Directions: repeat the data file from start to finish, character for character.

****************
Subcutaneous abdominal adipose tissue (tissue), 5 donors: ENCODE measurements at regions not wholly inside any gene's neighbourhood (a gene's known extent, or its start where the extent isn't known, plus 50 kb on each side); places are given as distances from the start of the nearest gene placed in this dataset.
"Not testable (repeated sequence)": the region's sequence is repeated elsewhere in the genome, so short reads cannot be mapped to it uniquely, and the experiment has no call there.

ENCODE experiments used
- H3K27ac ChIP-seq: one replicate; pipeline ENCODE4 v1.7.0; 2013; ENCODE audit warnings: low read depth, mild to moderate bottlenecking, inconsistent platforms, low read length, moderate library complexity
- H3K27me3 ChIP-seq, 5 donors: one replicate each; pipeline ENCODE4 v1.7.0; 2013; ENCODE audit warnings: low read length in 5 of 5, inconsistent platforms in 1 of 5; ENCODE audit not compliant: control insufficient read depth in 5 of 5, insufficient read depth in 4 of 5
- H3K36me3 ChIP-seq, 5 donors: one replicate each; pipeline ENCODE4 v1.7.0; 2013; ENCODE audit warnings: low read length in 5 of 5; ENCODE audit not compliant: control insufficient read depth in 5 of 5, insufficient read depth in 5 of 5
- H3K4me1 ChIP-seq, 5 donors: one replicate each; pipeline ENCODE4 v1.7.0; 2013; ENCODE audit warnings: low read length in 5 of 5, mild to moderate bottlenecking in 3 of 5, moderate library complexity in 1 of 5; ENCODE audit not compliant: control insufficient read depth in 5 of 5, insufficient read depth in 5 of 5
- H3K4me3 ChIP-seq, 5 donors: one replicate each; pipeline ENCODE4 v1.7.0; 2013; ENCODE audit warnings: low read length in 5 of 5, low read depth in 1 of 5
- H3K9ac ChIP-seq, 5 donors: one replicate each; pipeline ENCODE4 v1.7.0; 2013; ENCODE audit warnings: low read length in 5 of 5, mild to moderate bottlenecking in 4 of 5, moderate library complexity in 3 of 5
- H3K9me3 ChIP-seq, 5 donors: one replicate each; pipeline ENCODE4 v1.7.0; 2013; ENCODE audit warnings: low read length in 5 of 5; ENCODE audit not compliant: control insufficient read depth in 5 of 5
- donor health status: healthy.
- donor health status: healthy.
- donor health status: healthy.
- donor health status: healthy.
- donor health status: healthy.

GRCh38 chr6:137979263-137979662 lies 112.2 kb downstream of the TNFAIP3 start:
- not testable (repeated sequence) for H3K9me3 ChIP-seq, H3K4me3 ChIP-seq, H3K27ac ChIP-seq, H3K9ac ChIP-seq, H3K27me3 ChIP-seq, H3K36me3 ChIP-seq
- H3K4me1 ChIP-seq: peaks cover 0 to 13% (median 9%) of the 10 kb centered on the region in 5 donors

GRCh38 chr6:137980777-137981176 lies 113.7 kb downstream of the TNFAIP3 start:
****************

Subcutaneous abdominal adipose tissue (tissue), 5 donors: ENCODE measurements at regions not wholly inside any gene's neighbourhood (a gene's known extent, or its start where the extent isn't known, plus 50 kb on each side); places are given as distances from the start of the nearest gene placed in this dataset.
"Not testable (repeated sequence)": the region's sequence is repeated elsewhere in the genome, so short reads cannot be mapped to it uniquely, and the experiment has no call there.

ENCODE experiments used
- H3K27ac ChIP-seq: one replicate; pipeline ENCODE4 v1.7.0; 2013; ENCODE audit warnings: low read depth, mild to moderate bottlenecking, inconsistent platforms, low read length, moderate library complexity
- H3K27me3 ChIP-seq, 5 donors: one replicate each; pipeline ENCODE4 v1.7.0; 2013; ENCODE audit warnings: low read length in 5 of 5, inconsistent platforms in 1 of 5; ENCODE audit not compliant: control insufficient read depth in 5 of 5, insufficient read depth in 4 of 5
- H3K36me3 ChIP-seq, 5 donors: one replicate each; pipeline ENCODE4 v1.7.0; 2013; ENCODE audit warnings: low read length in 5 of 5; ENCODE audit not compliant: control insufficient read depth in 5 of 5, insufficient read depth in 5 of 5
- H3K4me1 ChIP-seq, 5 donors: one replicate each; pipeline ENCODE4 v1.7.0; 2013; ENCODE audit warnings: low read length in 5 of 5, mild to moderate bottlenecking in 3 of 5, moderate library complexity in 1 of 5; ENCODE audit not compliant: control insufficient read depth in 5 of 5, insufficient read depth in 5 of 5
- H3K4me3 ChIP-seq, 5 donors: one replicate each; pipeline ENCODE4 v1.7.0; 2013; ENCODE audit warnings: low read length in 5 of 5, low read depth in 1 of 5
- H3K9ac ChIP-seq, 5 donors: one replicate each; pipeline ENCODE4 v1.7.0; 2013; ENCODE audit warnings: low read length in 5 of 5, mild to moderate bottlenecking in 4 of 5, moderate library complexity in 3 of 5
- H3K9me3 ChIP-seq, 5 donors: one replicate each; pipeline ENCODE4 v1.7.0; 2013; ENCODE audit warnings: low read length in 5 of 5; ENCODE audit not compliant: control insufficient read depth in 5 of 5
- donor health status: healthy.
- donor health status: healthy.
- donor health status: healthy.
- donor health status: healthy.
- donor health status: healthy.

GRCh38 chr6:137979263-137979662 lies 112.2 kb downstream of the TNFAIP3 start:
- not testable (repeated sequence) for H3K9me3 ChIP-seq, H3K4me3 ChIP-seq, H3K27ac ChIP-seq, H3K9ac ChIP-seq, H3K27me3 ChIP-seq, H3K36me3 ChIP-seq
- H3K4me1 ChIP-seq: peaks cover 0 to 13% (median 9%) of the 10 kb centered on the region in 5 donors

GRCh38 chr6:137980777-137981176 lies 113.7 kb downstream of the TNFAIP3 start: